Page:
The global spread of English as a lingua franca (ELF) has caused a fundamental change to translation and interpreting (T&I). Translation and interpreting used to revolve around bilingual mediation between native speakers and native listeners. In interpreting, in particular, more often than not, source speeches are now produced by non-native English speakers. The impact of this development has the potential to uproot our traditional understanding of T&I. This article sets out to describe how ELF or, more specifically, input produced by non-native English speakers under ELF conditions, differs from the native-speaker input, translators and interpreters used to be dealing with. It gauges the consequences of these differences for translation and interpreting and examines how fundamental a change it is navigating between non-native speakers and listeners, as compared to the traditional situation of mediating between speakers and listeners operating in their respective first languages. This culminates in an exploration of the question as to whether there is reason to speak of a paradigm shift in translation and interpreting studies.
Translation and the ‘soft’ bridges of communicationAbstract
Translation Studies scholars, on the whole, have struggled to reconcile abstract, metaphorical concepts of translation with the notion of translation as understood in the commercial world of communication, that of a product to be obtained through quick, efficient and cost-cutting processes of transfer across verbal languages. Yet both ideas of translation imply exchanges of perspective between domains, cultures and senses and are inspiring conceptually, artistically and socially. Bonds between metaphorical and practical ideas of translation are essential today and are conceptualised in this article. Translation is crucial as both instrument of equivalence between things and ideas, and as agent revealing differences between them. I will consider how the translation of texts, which do not primarily rely on the verbal depends on those two elements and can favour a reconciliation between the two ideas of translation. I will use the concept of translation as ‘cluster’, examining epistemological and social resonances in musical texts, where expression does not depend primarily on semantic meaning. I will show how translation of the non-verbal can be an instrument of empowerment for 21st century humans and work as agent of social and intellectual cohesion in a fragmented world which has to be interpreted in multiple ways to be meaningful.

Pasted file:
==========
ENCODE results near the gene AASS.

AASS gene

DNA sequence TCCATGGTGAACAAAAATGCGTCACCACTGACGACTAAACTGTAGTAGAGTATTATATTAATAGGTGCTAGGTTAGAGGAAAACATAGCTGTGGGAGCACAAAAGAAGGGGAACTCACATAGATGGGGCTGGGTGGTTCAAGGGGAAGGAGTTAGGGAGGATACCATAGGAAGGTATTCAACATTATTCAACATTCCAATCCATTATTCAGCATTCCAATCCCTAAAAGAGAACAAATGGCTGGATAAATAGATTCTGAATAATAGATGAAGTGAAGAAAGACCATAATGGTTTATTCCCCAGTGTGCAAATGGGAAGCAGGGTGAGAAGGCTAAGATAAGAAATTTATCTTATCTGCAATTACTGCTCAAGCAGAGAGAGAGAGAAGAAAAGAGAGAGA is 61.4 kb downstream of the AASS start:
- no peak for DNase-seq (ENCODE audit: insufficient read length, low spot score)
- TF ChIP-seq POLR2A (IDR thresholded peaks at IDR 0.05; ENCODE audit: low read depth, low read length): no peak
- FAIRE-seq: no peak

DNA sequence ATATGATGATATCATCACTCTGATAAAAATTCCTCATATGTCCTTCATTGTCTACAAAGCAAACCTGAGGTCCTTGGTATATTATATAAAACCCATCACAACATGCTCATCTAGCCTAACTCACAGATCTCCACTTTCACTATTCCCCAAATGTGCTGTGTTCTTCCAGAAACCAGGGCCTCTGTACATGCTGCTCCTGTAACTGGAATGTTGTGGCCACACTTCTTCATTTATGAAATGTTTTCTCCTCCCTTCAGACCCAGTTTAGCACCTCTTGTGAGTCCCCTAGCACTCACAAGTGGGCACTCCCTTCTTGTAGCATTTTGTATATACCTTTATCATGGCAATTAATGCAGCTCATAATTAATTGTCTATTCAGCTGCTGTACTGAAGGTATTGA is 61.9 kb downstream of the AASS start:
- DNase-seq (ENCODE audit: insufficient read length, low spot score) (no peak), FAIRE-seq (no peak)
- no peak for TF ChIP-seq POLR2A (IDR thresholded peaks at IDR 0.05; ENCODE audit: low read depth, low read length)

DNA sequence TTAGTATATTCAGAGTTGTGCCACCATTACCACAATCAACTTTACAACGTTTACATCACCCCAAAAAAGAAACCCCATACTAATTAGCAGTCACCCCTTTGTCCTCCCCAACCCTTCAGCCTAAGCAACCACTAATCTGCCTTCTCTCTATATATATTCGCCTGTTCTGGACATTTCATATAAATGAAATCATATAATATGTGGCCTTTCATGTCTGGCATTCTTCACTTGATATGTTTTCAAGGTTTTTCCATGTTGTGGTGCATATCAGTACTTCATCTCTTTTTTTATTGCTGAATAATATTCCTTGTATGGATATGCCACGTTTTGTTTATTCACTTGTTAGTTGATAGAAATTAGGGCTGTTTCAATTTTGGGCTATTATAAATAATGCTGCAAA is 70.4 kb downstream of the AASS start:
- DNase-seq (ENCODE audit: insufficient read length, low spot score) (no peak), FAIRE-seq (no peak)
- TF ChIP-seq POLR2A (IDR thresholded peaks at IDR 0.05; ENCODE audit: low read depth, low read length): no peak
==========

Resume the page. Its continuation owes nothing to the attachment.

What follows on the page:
Continuity of Texts. Metafiction in a Cortazar Short Story and its Swedish TranslationAbstract
This article analyzes the Swedish translation of the short story Continuidad de los parques, written by the Argentine author Julio Cortázar and translated into Swedish by the translator Jan Sjögren. This short story is an excellent piece of metafiction as it plays with the relationship between a fictional reader and the real reader. By creating an aesthetic illusion, Cortázar leaves the reader in a tense state with a number of unanswered questions during the reading of the text. The analysis shows that this state of tension is weakened and works differently in the Swedish version of the story. By changing the title and other minor, but substantial, parts of the text, the translator transfers his interpretation of the text onto the Swedish translation. The narrative structure is altered and, as a result, the reader of the Swedish version does not have access to the same multiple interpretations afforded by Cortázar’s Spanish text.